German luxury car maker Mercedes-Benz said on Friday it would spend one billion euros (USD 1.1 billion) on a large new factory in Hungary, creating around 2,500 jobs.
The “convertible factory” — designed to be rapidly reconfigured to produce different models — will sit alongside an existing plant in the city of Keckskemet, Mercedes board member Markus Schaefer said in a statement.
Construction will begin in 2018, with the company hoping to start production in 2020 or 2021, a spokesman for Mercedes parent Daimler told AFP.
The new factory will be capable of producing rear-wheel drive models as well as the front-wheel drive cars currently built in Hungary — and will enter service as Mercedes ramps up a push to eventually electrify all its passenger cars.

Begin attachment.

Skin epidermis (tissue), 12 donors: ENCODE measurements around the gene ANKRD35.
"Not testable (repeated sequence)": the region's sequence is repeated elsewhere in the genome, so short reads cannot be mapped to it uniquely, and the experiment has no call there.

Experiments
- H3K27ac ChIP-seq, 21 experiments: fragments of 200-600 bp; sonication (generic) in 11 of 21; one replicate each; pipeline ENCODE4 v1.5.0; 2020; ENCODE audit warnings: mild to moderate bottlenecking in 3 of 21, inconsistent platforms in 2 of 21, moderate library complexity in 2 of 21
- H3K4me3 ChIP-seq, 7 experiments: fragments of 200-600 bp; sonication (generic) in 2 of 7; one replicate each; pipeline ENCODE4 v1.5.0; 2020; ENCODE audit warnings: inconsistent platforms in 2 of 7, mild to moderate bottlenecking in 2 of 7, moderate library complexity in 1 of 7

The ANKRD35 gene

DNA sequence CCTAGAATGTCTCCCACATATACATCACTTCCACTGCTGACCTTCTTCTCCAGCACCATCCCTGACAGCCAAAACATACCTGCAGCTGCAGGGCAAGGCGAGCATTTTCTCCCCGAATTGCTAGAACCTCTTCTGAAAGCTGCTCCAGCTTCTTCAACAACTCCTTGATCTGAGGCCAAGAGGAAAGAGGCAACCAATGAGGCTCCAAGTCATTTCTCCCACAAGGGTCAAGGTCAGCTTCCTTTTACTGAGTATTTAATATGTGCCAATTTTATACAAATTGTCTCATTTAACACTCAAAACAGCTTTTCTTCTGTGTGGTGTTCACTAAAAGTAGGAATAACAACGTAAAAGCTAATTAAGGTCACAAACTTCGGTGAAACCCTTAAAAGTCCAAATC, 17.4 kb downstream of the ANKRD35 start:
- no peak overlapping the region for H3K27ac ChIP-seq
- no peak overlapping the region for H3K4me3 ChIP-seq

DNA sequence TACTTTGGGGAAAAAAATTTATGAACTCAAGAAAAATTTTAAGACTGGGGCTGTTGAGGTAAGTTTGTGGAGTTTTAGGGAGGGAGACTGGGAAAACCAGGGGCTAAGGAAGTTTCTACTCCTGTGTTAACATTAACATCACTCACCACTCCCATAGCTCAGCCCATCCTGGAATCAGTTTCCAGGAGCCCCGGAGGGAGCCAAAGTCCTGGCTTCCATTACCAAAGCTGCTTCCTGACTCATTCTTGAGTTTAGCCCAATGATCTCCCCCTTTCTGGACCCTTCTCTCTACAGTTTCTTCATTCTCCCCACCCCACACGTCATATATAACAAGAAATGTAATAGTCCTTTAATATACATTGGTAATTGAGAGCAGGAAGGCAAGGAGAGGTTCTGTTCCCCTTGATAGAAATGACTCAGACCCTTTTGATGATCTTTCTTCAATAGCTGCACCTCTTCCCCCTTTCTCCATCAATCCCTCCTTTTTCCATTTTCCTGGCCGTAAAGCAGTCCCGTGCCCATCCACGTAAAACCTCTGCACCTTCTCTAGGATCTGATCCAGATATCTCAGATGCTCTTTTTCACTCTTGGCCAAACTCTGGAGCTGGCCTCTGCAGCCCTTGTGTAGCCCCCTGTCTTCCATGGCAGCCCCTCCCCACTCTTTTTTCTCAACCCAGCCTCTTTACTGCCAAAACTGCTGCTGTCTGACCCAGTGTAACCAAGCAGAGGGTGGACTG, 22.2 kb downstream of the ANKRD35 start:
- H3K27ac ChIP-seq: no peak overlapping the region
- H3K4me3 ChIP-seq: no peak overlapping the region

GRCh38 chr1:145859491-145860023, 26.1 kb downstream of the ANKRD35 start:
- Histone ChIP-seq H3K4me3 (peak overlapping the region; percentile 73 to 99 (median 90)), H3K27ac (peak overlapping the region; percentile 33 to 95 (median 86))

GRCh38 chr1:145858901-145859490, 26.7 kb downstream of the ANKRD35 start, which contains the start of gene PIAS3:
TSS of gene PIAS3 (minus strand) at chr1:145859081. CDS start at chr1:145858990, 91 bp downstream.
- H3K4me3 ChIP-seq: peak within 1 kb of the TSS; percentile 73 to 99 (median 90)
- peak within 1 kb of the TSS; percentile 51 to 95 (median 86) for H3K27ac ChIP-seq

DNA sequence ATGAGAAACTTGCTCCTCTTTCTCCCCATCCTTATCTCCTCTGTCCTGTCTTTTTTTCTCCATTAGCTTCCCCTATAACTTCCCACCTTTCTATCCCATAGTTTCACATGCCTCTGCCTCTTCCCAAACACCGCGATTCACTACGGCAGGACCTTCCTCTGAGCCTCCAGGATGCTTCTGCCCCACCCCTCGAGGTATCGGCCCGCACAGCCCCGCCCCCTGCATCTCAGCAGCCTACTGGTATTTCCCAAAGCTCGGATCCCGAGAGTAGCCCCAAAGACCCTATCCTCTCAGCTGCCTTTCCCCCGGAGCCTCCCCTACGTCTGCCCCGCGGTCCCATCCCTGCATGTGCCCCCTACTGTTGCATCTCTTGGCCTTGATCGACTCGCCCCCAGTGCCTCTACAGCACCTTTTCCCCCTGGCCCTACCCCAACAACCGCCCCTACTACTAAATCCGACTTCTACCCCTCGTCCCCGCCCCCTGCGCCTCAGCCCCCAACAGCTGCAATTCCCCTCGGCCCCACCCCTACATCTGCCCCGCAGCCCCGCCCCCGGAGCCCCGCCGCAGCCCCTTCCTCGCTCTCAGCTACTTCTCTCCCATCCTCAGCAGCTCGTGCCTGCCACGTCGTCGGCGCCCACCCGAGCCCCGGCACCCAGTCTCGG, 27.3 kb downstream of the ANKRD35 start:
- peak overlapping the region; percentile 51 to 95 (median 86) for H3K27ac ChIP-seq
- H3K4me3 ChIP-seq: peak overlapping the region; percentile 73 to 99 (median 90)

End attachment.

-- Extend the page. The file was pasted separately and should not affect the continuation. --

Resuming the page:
Stuttgart-based Mercedes, the flagship brand of the Daimler group, has been producing compact cars at its facility in Keckskemet, around 70 kilometres south of Budapest, since 2012.
Company bosses announced plans to invest an additional 580 million euros modernising and expanding that factory in April.
The site currently employs more than 4,000 workers and produced more than 180,000 cars in 2015.
Daimler reported record unit sales of 761,334 vehicles and net profits of 2.45 billion euros in quarterly results released on 21 July.